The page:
Behind The Ghoulish Lead Inquiry

(CBS/John Filo)
Hari Sreenivasan is a CBS News correspondent based in Dallas.
Jeffrey Weidenhamer comes across as a mild-mannered, matter-of-fact chemistry professor from Ashland University in Ohio, but get him started on the amount of lead in products on store shelves today, and you'll begin to hear a combination of the urgency, disappointment and frustration in his measured voice.

On top of the courses he teaches, he has been cajoling grad students and volunteers to come in on Saturdays and help him test for high levels of lead in the trinkets, metal jewelry and plastic toys that he finds all too readily available in the cheapest discount stores around him.

His sadness flows from the fact that his ad-hoc group is perhaps able to spend more time testing all these products than the Consumer Products Safety Commission — an agency which has been complaining to congress on its antiquated facilities, limited resources, low levels of staffing and inability to nab every dangerous product landing on U.S. shores.

The past few months have shined a harsh light on products from China and the amount of lead in the paint covering toys, paint that could slowly be ingested by the children playing with them and which could eventually lead to serious health problems or in rare cases- death. Wiedenhamer and his team haven't chosen to focus on products from China, but most of the products available at the stores that sell the cheapest goods (dollar stores, etc.) are from there. He has been looking at products which would most likely find their way into the hands and mouths of children.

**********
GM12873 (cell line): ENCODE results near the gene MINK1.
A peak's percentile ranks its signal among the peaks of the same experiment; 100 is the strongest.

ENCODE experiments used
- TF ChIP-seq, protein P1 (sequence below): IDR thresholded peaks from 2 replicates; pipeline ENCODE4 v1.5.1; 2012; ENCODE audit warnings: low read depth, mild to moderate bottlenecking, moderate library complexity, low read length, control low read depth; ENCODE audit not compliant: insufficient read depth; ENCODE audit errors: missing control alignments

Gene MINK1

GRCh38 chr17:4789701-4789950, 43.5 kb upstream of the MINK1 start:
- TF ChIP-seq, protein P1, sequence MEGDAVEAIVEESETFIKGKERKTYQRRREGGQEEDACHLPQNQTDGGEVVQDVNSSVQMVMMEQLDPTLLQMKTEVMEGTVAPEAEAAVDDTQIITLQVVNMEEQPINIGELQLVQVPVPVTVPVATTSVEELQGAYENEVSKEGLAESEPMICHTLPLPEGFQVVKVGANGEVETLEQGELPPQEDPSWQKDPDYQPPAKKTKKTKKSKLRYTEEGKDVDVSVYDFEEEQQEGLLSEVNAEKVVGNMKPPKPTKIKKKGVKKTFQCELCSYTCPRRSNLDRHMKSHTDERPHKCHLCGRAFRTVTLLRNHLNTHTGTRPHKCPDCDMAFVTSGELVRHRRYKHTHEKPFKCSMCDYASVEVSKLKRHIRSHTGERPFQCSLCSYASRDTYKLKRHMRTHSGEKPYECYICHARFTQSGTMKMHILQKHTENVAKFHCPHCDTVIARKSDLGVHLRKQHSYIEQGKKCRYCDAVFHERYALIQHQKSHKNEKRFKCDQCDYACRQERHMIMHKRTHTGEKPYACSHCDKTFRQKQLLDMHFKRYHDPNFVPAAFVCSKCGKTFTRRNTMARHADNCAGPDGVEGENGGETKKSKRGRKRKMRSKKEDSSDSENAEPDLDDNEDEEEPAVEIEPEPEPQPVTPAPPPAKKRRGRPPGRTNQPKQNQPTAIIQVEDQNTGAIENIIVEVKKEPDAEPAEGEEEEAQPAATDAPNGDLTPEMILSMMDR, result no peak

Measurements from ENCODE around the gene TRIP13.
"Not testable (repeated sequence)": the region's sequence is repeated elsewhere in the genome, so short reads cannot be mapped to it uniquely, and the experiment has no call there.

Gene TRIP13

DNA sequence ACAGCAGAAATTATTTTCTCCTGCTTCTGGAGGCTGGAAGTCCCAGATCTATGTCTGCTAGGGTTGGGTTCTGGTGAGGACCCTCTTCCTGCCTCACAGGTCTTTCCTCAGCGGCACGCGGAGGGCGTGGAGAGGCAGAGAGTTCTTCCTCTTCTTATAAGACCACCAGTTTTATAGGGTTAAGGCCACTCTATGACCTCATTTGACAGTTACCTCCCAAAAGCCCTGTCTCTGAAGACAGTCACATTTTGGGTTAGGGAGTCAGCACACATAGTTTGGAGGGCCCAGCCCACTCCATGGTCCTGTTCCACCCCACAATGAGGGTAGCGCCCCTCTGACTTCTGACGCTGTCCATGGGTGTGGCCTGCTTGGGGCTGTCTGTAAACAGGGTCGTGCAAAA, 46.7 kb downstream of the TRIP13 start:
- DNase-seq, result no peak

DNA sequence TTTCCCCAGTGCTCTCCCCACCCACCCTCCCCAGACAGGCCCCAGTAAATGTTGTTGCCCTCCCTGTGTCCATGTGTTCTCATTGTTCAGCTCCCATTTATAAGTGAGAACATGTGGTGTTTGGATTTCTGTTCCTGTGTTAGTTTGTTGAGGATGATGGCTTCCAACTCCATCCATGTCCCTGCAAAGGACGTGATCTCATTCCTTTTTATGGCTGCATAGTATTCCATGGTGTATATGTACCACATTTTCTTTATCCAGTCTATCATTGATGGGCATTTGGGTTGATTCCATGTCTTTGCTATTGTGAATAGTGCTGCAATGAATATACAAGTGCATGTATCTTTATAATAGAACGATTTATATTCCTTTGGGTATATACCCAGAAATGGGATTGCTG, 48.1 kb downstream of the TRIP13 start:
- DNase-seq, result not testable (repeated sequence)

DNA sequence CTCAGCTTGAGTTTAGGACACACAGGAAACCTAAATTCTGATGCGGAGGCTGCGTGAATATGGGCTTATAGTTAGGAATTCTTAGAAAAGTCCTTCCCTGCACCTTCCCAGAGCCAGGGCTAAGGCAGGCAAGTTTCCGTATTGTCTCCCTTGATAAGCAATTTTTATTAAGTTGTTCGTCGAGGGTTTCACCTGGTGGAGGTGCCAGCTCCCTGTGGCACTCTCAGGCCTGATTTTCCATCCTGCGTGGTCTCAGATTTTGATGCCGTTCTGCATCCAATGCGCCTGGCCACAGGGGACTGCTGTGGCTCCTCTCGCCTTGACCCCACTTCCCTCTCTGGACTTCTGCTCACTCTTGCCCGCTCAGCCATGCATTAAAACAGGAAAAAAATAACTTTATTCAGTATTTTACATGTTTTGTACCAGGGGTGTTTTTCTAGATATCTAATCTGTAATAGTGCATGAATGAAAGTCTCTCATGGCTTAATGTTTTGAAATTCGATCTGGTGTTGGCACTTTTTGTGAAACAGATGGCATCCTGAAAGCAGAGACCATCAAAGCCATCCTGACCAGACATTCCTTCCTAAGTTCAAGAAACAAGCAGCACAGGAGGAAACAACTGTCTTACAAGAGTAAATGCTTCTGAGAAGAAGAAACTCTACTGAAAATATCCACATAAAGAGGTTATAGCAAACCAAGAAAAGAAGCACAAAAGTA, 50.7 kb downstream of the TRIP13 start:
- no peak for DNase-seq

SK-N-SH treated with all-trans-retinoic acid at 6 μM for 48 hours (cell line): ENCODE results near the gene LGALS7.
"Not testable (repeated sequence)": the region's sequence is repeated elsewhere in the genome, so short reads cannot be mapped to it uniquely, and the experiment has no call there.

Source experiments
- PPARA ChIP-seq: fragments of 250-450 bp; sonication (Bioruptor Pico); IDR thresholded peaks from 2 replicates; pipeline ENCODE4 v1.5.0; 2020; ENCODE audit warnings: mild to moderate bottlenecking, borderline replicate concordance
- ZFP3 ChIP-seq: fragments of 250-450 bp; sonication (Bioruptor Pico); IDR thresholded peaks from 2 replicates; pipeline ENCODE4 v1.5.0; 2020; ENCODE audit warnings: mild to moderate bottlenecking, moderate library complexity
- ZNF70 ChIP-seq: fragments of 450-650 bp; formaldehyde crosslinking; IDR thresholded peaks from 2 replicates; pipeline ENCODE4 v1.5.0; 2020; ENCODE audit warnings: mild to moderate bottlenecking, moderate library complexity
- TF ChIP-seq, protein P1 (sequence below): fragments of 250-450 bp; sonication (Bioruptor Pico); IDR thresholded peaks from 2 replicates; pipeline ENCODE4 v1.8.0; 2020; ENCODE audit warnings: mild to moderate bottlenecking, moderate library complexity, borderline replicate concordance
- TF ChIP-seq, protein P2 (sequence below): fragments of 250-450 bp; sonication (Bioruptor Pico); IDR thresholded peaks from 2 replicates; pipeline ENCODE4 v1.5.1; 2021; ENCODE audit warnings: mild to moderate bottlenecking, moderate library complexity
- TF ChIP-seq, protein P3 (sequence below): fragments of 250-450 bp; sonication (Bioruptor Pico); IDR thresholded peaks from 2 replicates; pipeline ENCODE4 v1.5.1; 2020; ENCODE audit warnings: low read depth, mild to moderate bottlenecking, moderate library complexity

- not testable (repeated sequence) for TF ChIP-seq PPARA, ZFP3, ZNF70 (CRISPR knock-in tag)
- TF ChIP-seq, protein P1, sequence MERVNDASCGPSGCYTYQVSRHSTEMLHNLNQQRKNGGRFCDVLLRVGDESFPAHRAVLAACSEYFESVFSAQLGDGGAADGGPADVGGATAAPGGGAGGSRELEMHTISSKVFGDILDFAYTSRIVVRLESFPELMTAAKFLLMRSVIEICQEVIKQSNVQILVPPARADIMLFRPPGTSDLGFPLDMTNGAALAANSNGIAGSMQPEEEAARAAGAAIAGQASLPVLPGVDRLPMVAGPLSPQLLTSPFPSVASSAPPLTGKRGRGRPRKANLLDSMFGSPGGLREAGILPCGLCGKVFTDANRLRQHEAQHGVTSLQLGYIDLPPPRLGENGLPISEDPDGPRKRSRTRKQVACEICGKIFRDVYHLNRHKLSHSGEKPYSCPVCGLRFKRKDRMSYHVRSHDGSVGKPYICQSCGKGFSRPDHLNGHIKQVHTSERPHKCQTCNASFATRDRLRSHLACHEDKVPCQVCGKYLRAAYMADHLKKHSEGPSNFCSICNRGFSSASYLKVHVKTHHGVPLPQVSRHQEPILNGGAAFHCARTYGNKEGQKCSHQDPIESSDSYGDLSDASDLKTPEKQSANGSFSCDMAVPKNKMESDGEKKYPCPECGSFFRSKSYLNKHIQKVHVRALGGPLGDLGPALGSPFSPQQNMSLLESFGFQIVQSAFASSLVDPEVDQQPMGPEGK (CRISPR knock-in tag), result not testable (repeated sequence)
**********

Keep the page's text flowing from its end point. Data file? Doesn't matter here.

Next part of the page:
Wiedenhamer's disappointment and frustration spring from what he says is the lack of "any explanation" for why some of his research is acknowledged with a recall and some is not. For example a few weeks ago, he sent in a complaint with detailed lab results on a three different Halloween products; a witch pail, a skull bucket and a Frankenstein cup all had high levels of lead in the paint- but only the witch pail was initially recalled.

Now, two days before Halloween, he has filed another complaint with the CPSC — and this time his focus has been the test results of three products after looking at almost three dozen different Halloween-themed toys. The ugly teeth — fake plastic fangs which children may place in their mouth — is his greatest concern because lead is ingested through the mouth much faster than through the skin. He also identifies two different types of Halloween baskets, which have lead levels far higher than allowable.

Perhaps this is an inevitability when you combine a bureaucracy which says it is overwhelmed in regulating the safety of all imports, a consumer that is addicted to falling prices at seemingly all costs, and a public that votes with their dollars and their ballots to maintain the status quo.
  • Hari Sreenivasan

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